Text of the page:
"regular and continuing basis" is " 8 hours a day, for 5 days a week, or an equivalent work
schedule." Id. Thus, in addition to physical and mental limitations, the ALJ must consider the
frequency of a claimant's impairment-related hospitalizations and medical appointments when
determining whether the claimant is disabled. See Kangas v. Bowen, 823 F.2d 775, 778 (3d Cir.
1987) (holding that the ALJ should have considered the claimant's six hospitalizations in a
sixteen-month period when formulating an RFC finding) ; Ashe v. Berryhill, 2019 WL 1430243,
at *11 (D. Del. Mar. 29, 2019) (finding that the ALJ's failure to consider evidence ofworkpreclusive absenteeism "render[ ed] meaningful judicial review of his determination impossible"
and remanding for additional proceedings on the issue).
The ALJ did not consider Ms. Todd's ability to sustain work on a regular and continuing
basis. The record reflects that Ms. Todd received medical treatment on 72 days between August
18, 2012 (alleged disability onset date) and August 12, 2013, an average of six days a month.
(D.I. 19 at 4 n.2 (summarizing the record)). At the hearing, the vocational expert testified that
missing one or two out of every eight hours of work would exceed workplace tolerances and
would be "work preclusive." (Tr. at 77-78). Assuming each appointment required Ms. Todd to
miss just half of a work day, Ms. Todd was absent, on average, 1.2 hours per day during the
relevant period. The ALJ' s decision does not address the evidence of Ms. Todd 's frequent
disability-related absences or the vocational expert ' s testimony on the impact of such absences.
Because the ALJ's decision fails to evaluate the effect of Ms. Todd's frequent medical
appointments on her ability to sustain work, I conclude the ALJ' s finding of no disability is
legally insufficient and must be reconsidered. I will remand the case for further consideration of
Ms. Todd's ability to sustain work.
Ms. Todd also argues that the RFC finding failed to account for her moderate difficulties
in concentration, persistence or pace. (D.I. 19 at 8-1 0; see also Tr. at 20 (finding such a
limitation)). A vocational expert' s testimony does not provide substantial evidence for an ALJ's
determination if the hypothetical question, derived from the RFC finding, fails to adequately
incorporate all of a claimant' s limitations. Ramirez v. Barnhart, 372 F.3d 546, 552 (3d Cir.
2004); see also Chrupcala v. Heckler, 829 F.2d 1269, 1276 (3d Cir. 1987) ("A hypothetical
question must reflect all of a claimant's impairments that are supported by the record; otherwise
the question is deficient and the expert's answer to it cannot be considered substantial
evidence."). Defendant argues that the RFC finding covered Ms. Todd ' s moderate difficulties in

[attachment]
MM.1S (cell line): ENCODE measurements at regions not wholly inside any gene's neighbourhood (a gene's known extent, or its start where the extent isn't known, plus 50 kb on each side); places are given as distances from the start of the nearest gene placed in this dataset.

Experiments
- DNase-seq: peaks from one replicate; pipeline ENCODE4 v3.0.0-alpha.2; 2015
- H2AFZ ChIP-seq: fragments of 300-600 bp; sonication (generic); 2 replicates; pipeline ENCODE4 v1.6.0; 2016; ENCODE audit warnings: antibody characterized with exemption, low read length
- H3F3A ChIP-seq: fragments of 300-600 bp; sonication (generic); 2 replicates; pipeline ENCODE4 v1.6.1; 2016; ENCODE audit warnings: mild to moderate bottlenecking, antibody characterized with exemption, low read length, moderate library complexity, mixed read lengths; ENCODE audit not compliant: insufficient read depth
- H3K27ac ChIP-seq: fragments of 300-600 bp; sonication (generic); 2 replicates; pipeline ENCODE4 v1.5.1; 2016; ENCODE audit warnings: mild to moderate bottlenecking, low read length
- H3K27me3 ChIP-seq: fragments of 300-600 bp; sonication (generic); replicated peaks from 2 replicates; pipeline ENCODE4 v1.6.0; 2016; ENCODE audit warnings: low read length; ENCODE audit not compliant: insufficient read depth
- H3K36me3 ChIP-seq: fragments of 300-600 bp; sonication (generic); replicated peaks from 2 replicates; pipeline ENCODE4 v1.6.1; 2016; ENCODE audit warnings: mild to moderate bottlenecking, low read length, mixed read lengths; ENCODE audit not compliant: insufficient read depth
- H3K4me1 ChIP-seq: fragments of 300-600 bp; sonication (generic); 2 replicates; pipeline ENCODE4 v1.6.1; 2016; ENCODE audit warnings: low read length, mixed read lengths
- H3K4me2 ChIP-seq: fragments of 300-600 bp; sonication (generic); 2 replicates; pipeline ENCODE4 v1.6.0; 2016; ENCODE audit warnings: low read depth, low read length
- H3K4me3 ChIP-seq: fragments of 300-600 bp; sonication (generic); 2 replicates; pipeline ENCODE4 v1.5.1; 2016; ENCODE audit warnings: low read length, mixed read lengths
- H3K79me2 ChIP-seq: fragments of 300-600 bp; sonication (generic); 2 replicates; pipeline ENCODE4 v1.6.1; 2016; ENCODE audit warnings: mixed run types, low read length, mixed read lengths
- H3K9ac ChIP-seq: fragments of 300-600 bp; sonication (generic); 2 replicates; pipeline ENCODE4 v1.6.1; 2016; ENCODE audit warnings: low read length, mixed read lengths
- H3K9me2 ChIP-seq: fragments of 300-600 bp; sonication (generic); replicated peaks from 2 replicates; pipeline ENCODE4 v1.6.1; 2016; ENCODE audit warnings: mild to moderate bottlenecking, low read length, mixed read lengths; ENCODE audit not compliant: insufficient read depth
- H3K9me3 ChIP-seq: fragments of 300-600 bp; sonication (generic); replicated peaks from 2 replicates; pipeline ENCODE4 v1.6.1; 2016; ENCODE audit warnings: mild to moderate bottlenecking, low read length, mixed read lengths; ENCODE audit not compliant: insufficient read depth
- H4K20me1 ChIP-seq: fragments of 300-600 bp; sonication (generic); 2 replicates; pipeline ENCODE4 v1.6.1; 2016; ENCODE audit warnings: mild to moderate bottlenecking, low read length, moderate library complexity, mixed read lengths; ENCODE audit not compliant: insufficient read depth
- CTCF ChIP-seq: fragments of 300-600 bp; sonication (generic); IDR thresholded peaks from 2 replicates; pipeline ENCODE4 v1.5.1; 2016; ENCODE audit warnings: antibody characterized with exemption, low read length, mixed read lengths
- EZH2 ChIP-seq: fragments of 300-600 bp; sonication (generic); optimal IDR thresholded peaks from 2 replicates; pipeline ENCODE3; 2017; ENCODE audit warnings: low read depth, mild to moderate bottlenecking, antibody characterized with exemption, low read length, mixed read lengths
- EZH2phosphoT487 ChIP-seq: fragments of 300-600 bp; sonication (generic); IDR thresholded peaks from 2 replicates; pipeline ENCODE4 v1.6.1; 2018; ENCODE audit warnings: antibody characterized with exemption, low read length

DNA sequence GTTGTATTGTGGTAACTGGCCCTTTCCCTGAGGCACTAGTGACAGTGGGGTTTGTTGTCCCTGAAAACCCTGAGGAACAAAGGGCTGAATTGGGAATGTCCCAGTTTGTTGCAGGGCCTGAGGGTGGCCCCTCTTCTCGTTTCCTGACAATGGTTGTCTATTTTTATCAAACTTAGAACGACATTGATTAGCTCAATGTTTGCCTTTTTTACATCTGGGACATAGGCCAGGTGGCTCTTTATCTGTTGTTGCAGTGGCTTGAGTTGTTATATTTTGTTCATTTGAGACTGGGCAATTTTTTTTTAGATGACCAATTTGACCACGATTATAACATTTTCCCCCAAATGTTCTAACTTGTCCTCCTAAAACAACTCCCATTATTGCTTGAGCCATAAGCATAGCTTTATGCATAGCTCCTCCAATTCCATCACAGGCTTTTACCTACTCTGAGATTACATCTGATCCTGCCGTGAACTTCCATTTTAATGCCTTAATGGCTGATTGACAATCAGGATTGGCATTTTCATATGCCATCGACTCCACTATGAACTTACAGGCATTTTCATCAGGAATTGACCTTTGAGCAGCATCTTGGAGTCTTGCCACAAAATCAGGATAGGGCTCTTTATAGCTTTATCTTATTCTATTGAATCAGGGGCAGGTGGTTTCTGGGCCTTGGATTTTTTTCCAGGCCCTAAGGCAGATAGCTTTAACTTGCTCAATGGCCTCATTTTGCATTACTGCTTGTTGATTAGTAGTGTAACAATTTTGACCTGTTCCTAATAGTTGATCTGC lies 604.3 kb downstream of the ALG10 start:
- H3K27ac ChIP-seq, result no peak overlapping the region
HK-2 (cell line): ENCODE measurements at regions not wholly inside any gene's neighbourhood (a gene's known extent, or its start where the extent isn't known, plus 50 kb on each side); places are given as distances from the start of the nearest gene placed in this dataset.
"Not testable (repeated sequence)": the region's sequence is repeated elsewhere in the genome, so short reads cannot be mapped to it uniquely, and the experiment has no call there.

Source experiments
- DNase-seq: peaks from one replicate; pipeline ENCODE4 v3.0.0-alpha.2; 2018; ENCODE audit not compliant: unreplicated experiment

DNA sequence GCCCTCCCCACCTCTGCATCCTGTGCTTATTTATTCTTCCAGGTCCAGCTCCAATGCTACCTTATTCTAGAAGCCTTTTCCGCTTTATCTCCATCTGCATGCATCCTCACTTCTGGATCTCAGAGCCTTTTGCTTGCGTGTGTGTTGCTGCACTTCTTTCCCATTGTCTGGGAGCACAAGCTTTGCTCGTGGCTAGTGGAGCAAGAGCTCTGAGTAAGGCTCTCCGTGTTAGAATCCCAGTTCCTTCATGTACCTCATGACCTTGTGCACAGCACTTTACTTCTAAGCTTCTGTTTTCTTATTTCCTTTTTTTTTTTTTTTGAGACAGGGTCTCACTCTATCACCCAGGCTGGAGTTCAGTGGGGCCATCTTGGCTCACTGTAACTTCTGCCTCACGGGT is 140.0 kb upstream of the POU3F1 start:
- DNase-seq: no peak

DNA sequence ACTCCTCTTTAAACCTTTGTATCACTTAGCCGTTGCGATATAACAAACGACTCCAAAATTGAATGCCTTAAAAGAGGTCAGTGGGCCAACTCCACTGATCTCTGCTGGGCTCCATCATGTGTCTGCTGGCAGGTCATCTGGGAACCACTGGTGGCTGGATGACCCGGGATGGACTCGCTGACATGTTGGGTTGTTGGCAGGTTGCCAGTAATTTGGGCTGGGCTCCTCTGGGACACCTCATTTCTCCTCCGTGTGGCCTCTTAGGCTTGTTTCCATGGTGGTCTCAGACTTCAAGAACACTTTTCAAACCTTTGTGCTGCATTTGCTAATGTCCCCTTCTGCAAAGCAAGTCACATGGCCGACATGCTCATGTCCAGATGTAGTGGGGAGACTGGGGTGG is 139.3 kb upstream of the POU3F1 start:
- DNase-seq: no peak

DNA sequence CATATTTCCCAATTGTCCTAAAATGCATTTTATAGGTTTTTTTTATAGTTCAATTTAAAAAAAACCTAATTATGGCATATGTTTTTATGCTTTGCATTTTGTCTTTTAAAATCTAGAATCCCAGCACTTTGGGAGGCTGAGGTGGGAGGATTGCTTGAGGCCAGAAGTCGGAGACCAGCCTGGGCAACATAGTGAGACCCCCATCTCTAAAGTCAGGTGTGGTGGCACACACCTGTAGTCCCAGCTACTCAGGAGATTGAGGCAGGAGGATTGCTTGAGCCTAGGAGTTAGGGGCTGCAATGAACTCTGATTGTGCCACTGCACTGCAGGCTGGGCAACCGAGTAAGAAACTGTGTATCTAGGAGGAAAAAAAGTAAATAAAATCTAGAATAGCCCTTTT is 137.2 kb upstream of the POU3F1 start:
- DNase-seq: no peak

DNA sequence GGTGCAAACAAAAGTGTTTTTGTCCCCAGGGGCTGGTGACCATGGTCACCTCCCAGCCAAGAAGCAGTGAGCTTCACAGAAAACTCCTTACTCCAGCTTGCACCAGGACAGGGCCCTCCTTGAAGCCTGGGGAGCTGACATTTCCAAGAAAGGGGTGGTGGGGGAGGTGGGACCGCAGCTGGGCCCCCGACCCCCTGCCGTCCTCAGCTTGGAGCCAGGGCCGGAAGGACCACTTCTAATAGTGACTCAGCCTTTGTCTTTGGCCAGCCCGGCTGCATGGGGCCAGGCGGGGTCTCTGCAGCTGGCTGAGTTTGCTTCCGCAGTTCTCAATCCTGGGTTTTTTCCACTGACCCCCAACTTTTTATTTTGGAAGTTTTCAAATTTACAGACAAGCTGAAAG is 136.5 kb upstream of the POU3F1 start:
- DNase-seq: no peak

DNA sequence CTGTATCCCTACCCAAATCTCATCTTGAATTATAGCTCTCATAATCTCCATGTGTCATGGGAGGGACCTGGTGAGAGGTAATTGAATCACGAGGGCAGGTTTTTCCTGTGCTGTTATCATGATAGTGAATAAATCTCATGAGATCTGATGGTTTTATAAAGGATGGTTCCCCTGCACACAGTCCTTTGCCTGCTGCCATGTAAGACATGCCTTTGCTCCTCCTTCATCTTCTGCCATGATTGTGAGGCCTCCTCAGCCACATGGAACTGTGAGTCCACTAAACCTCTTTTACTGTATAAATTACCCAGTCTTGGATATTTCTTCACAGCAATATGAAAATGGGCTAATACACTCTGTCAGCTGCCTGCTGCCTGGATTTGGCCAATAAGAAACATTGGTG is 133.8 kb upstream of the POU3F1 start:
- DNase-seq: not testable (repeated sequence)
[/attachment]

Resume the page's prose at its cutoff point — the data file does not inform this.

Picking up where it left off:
concentration, persistence or pace by including a limitation to "unskilled work. " (D.I. 22 at 4-5).
Unskilled work is not, however, a mental ability. (D.I. 19, Exh. A at 29). Rather, it is a
vocational description. (Id.). Examples of mental abilities include "the abilities (on a sustained
basis) to understand, carry out, and remember simple instructions; to respond appropriately to
supervision, coworkers, and usual work situations; and to deal with changes in a routine work
setting." (Id.). Despite the ALJ' s finding of moderate difficulties in concentration, persistence
or pace, the RFC finding includes no mental limitations. (See Tr. at 21 ). Vocational expert
testimony, based on a vocational expert hypothetical and an RFC finding without any mental
limitations, does not provide substantial evidence for the ALJ's finding that Ms. Todd is not
disabled. 2 Thus, I will also remand for further consideration of the RFC finding.
The ALJ failed to fully consider Ms. Todd's ability to sustain work and did not
adequately incorporate all of her limitations in the RFC finding . I will remand the case for
further consideration consistent with this opinion. 3
This case is distinguishable from a case that I recently decided, Jopson v. Astrue, 2018 WL
5630583 (D. Del. Oct. 31 , 2018). In Jopson , the vocational expert hypothetical included a
limitation to "simple, unskilled, light work." Id. at 2 (emphasis added). "Simple" is a mental
limitation and appropriately captured Ms. Jopson' s moderate limitations of concentration,
persistence, or pace. The cases cited by Defendant similarly included mental limitations in the
contested vocational expert hypotheticals. See Holley v. Comm 'r of Soc. Sec. , 590 F. App'x 167,
168 (3d Cir. 2014) (finding limitation to "tasks that can be learned in thirty days or less"
sufficiently captured the plaintiffs moderate limitations of concentration, persistence, or pace);
McDonaldv. Astrue, 293 F. App 'x 941,946 (3d Cir. 2008) (finding limitation to "simple routine
tasks" sufficiently captured the plaintiffs moderate limitations of concentration, persistence, or
pace); Menkes v. Astrue, 262 F. App'x 410, 412-13 (3d Cir. 2008) (finding limitation to "simple,
routine tasks" sufficiently captured the plaintiffs moderate limitations in concentration,
persistence, or pace). Here, however, the vocational expert hypothetical included no mental
As Ms. Todd will now have a hearing before a properly appointed ALJ, I need not address her
argument that the ALJ was not properly appointed. (D.I. 19 at 13-16).